3. ETSI Standards and EU Standardisation of Trust Service Providers –Nick Pope (ETSI)
  4. JTC’1/SC6
  5. JTC’1/SC27
  6. ISACA (E-commerce and Public Key Infrastructure (PKI) Audit /Assurance Programme
  7. VISA/MASTERCARD

References

  • US Study Period Presentation based on the proposal SC27N12297
  • ITU-T ‘Q11/17 Presentation-Planned PKI activities for ITU-T ‘Study Period 201342016
  • ETSI Standards and EU Activities
  • Special Report SR 001 604; Rationalised Framework for Electronic Signature

Standardisation

  • EN 319 401: General Policy Requirements for Trust Service Providers supporting Electronic  Signatures
  • EN 319 411-2: Policy and security requirements for Trust Service Providers issuing certificates; Part 2: Policy requirements for certification authorities issuing qualified certificates
  • EN 319 411-3: Part 3: Policy Requirement for Certification Authorities issuing public key certificates
  • Guidance for Auditors and CSPs on ETSI TS 102 042 for Issuing Publicly Trusted TLS/SSL

Certificates’

  • Trust Service Provider Conformity Assessment General requirements and guidance
  • JTC1 SC6 (ANS1/OID/Directories)
  • ISACA – E-commerce and Public Key Infrastructur’(PKI) Audit/Assurance Programme

Make comments to this article in order to receive more info

Country report Japan

japan-flag

New Technologies Working Group (NTWG) 

February 19-21, 2013

JAPAN

Operations

Last year, about 3.92 million ordinary Japanese e-Passports were issued. This is a 0.9 % decrease compared with that in 2011. On the other hand, the number of Japanese nationals travelled abroad in 2012 was 18.43million, which is an 8.5 % increase from the previous year level.

Japan issues both 10-year e-Passports and 5-year e-Passports. Among passports issued last year, 60% of them are 10-year ones and 40% are 5-year ones.

A little more than 30 million Japanese valid passports are in circulation as of the end of 2012, and about 90 percent of them were e-Passport.

New Technologies

Japan has been continuously preparing for issuing new version of e-Passports, and will start issuing them from this autumn. Basically the design of the booklet will not be changed, although several security features will be replaced or improved. The new e-Passports will also be supported by Active Authentication.

Security Issues / Developments

The number of lost or stolen Japanese passports in 2012 amounts to approximately 42,000, and it is reported that about 80% of them were occuered in Japan.

Among fraudulent cases detected in Japan, illicit acquisitions of e-Passports by imposters were the most in number. In order to prevent from the illicit acquisition all, 700 passport offices in Japan the hold special campaign for strengthening their screening twice a year. The number of detected cases decreased; from 86 in 2010, to 43 in 2011, to 26 last year.

After the Great East Japan Earthquake in 2011, Japan enacted a special law to enable those who lost their passports by the disaster including tsunami. It enables the victims to obtain alternative special passports free of charge if they apply for the new passports by submitting disaster-victim certificates.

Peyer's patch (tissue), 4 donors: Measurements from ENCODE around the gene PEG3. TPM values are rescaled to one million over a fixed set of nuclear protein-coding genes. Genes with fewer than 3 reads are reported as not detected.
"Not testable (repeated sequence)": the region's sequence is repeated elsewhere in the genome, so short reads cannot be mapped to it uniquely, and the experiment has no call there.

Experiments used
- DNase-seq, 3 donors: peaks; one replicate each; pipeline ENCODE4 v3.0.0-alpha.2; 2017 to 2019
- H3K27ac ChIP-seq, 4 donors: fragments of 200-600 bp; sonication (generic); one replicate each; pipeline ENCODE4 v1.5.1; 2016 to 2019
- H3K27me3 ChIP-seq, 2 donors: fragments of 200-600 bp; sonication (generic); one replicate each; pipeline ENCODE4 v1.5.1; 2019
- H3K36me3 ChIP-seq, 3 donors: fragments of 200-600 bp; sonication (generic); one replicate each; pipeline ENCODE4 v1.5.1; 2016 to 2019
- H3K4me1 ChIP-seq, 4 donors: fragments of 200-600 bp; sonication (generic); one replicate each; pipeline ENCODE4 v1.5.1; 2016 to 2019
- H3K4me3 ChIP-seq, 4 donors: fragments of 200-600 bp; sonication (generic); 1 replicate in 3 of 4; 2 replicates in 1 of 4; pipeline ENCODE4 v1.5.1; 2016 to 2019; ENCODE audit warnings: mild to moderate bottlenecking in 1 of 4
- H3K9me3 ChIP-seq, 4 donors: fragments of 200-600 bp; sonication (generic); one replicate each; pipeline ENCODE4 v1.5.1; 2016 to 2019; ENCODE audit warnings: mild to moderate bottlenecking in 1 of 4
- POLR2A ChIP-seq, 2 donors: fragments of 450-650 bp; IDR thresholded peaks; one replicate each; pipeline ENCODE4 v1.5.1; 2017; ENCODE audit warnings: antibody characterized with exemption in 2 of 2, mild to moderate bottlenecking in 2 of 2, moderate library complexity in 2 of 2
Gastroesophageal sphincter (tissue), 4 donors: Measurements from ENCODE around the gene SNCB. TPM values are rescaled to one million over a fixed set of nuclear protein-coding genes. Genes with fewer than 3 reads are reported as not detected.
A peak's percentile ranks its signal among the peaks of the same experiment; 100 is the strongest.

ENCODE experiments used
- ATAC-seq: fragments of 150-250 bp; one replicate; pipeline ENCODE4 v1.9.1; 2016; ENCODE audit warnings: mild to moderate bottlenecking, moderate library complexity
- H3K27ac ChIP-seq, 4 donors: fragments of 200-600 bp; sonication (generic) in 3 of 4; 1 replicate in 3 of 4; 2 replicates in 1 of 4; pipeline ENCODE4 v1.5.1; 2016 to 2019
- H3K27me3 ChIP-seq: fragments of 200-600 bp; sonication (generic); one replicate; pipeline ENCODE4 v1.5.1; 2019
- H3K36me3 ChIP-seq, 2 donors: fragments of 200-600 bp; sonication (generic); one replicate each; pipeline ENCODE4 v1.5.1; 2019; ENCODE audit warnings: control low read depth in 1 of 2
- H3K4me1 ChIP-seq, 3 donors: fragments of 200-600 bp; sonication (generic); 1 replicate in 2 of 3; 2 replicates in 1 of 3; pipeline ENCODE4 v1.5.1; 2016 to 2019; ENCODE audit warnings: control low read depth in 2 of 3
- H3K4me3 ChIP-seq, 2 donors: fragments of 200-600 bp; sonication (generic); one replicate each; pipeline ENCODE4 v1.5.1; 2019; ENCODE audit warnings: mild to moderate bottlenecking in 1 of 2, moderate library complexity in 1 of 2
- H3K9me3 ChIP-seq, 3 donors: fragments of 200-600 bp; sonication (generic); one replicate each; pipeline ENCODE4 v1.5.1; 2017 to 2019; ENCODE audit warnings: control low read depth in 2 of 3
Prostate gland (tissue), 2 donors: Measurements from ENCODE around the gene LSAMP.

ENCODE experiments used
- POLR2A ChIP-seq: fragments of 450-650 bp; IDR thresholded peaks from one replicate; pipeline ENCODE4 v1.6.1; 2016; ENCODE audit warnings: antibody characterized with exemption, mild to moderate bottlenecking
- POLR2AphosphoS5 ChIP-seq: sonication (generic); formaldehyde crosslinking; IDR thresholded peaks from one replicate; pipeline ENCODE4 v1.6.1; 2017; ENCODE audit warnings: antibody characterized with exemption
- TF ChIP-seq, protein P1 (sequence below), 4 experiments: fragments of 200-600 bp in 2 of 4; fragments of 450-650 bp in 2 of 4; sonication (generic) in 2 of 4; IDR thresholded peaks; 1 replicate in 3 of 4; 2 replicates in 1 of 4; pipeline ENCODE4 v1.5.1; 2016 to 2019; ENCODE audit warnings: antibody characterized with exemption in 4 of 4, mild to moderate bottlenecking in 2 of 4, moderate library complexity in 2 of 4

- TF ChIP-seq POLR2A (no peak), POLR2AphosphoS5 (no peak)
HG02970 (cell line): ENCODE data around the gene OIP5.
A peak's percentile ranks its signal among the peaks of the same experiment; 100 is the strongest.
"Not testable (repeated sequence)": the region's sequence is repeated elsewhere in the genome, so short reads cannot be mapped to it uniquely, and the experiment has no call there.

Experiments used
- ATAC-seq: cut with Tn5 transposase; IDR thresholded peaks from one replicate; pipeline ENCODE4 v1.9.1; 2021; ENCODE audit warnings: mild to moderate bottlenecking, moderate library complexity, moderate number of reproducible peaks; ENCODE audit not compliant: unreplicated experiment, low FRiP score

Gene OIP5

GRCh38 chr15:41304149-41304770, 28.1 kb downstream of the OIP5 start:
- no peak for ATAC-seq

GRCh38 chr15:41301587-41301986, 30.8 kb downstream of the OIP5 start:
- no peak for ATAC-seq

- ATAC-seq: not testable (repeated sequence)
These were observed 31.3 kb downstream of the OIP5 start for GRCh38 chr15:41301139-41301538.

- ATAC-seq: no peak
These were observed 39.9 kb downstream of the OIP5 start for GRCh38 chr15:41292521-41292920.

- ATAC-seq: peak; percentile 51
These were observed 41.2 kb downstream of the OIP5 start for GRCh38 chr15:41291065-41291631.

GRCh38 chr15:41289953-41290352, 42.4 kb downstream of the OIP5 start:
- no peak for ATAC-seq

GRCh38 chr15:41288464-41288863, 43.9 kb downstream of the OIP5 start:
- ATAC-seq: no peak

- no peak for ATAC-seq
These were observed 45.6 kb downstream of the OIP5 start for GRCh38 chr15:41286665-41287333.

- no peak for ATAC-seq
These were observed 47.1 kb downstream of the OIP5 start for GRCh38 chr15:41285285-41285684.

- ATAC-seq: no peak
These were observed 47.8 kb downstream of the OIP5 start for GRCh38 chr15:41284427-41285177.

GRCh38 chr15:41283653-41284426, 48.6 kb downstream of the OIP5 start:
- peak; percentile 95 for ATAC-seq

This legislation is aimed to encourage the victims who had the passports to submit lost or stolen reports to invalidate their passports as soon as possible if they had lost them. More than 1800 alternative special passports have been issued until the end of December 2012. Recently the number of application is very small, and we will close this project at the end of this March, as the law is temporary legislation.

Best practice in national identification management

_47802671_009246370-1ICAO’s interest in travel security has, in the past, largely concentrated on the security of the travel document itself. However, ICAO’s interest is wider with a goal to ensuring that a consistent level of security and integrity applies to all components of the ‘travel continuum’: the application and supporting documents, the interview (where required), and the the adjudicative decision-making processes. The provision of a highly secure blank travel document allows the approval decision to be followed by secure personalization and issuance, with interoperability at international borders.
“TOWARDS BETTER PRACTICE IN NATIONAL IDENTIFICATION MANAGEMENT”, Technical Report (TR) release 3, 20 Nov 2012 highlights the need for consistent effort across all processes. However, it suggests that in the decision processes, particularly the establishment of confidence in a person’s identity, is an area that can easily fall behind in the strength of its security when compared with that of the document itself.

Current ICAO guidance does not set standards for how confidence in a person’s identity should be established, as the best way of achieving this will vary from country to country, depending on local laws, customs, and the uses to which ‘foundation’ documents are put. Rather it sets out a framework of outcomes which should be achieved in order to be confident in a person’s identity prior to issuing a travel document.